Five: Episode Eighteen is based off the following book excerpt from my science fiction supernatural thriller, The Contingency Generation.
I pace circles around Josiah’s Formula for Life statue and pretend I’m studying the artistry of the bronze ten-foot tall professor dressed in a lab coat, holding a book under one arm and pointing ahead with the other. Erected years ago to honor the professors who discovered the life formula, I feel as if his gesture today is a secret sign pointing me to the Abide where Kate’s body is stored. If she’s really dead.
My work keeps me on the active side of science. The Abide is the home of the dead. A majestic lobby designed for the comfort of those who grieve and wait for my work to succeed. Countless cylinder vaults containing the bodies of those selected are monitored for various factors twice daily. Optimal conditions increase our team’s chance for a resurrection success.
A swarm of interns move past me, dressed in the standard blues of Triump, also known as the Testing & Research Interns Under Medical Programs. I wonder if they call the statue by his nickname. A cursory assessment of the clustering clinicians leaves me feeling that they do not really care. I feel like an alien.
The statue has been my sentinel and guide. The commissioning of it happened during my pathology study days. Long hours digging into cadavers led me to discover my passion for regeneration. Shortly after the statue’s unveiling, our class carried out protests at his feet. The dogged professor stood right along with us. We nick named him “Professor Tom-tom”, because his presence rallied in us a unity not unlike how villagers might respond to an old chieftain’s drum.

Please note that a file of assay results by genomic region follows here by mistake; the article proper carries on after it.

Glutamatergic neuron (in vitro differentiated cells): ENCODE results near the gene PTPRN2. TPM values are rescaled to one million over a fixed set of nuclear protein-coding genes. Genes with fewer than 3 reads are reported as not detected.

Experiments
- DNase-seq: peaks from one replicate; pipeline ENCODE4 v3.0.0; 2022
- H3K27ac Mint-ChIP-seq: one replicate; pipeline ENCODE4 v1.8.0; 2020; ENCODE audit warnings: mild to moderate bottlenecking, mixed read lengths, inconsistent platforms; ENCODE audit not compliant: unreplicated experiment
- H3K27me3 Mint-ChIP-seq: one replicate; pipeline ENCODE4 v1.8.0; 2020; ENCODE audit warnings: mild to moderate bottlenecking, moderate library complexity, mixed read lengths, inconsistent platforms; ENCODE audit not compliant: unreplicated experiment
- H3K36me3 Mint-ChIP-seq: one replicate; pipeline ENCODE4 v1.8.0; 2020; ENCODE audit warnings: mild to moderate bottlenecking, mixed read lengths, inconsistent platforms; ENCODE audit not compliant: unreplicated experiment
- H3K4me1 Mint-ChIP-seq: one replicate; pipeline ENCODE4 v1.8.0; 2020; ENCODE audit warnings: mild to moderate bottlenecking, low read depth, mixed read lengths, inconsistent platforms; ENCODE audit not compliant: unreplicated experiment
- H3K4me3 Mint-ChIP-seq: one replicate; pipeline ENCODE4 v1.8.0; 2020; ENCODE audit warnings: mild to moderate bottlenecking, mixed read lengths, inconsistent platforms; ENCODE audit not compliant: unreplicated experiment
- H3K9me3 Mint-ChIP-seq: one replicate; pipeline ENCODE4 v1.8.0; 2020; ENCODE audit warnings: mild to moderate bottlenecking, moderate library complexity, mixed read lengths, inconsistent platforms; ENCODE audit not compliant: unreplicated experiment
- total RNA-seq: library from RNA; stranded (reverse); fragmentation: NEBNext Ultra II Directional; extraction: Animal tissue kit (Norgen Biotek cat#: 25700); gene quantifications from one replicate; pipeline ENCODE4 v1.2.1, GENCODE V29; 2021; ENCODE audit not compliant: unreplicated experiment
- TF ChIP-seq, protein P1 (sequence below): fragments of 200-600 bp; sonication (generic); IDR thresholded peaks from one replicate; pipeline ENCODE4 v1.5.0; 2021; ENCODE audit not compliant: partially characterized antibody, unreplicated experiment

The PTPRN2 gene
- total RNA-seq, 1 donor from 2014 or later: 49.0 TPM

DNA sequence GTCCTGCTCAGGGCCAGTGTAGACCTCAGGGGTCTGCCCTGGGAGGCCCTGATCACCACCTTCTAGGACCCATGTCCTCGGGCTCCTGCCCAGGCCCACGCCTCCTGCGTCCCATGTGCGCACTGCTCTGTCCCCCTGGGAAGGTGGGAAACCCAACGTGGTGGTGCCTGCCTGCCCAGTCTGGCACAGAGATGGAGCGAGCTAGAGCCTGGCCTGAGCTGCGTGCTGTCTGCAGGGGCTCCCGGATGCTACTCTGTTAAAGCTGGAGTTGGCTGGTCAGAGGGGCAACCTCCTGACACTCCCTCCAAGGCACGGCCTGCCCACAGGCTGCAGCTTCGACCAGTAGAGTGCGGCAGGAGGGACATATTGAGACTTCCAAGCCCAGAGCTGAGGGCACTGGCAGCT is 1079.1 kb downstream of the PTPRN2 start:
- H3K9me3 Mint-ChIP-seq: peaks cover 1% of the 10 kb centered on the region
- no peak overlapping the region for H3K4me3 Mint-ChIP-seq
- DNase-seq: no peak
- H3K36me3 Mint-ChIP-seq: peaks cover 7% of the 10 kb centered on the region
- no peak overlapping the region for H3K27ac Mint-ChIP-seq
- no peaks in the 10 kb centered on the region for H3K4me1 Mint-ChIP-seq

Our collective voice finally persuaded the world science community to push for greater academic focus and standards in the field of regeneration. Then the century-old Melee Morgue was renovated into the Institute of Tissue Recovery and Implantation and “Professor Tom-tom” was moved to this central location. The institute now houses the largest body of medical research groups in the world.
“Dr. Satan?” A soft voice speaks. Several nearby interns stare and whisper in amusement.
I turn to see a young girl playing dress up in a security uniform. If she’s even double her apparent age of twelve, then I stand to be an easy sixty-four. I play along. “Do I have clearance?”
Girl Agent looks anxious. “It seems there’s a problem.” She looks down at her wristlet screen and twists a wavy blonde hair lock that has escaped her olive beret.
“What kind of a problem.” I know my tone is fierce, but I’m tired of waiting.
“Records protocol restricts vault visits to designated kin only. Your departmental At Will clearance has not been activated. If you’d like to set up an appointment for a future visit, I can ask—
“But I AM her designated kin. I’m here in that capacity. I’m not making a department request.”
Girl Agent looks surprised. “You’re the designated kin of …” Her voice drops off as she trails her finger across her screen and reads, “Kate Auburn Bigsby?”
“Yes. I told you that detail twenty minutes ago.” I step forward and hold out my screen to show the confirmation. “Here’s my kinship confirmation.”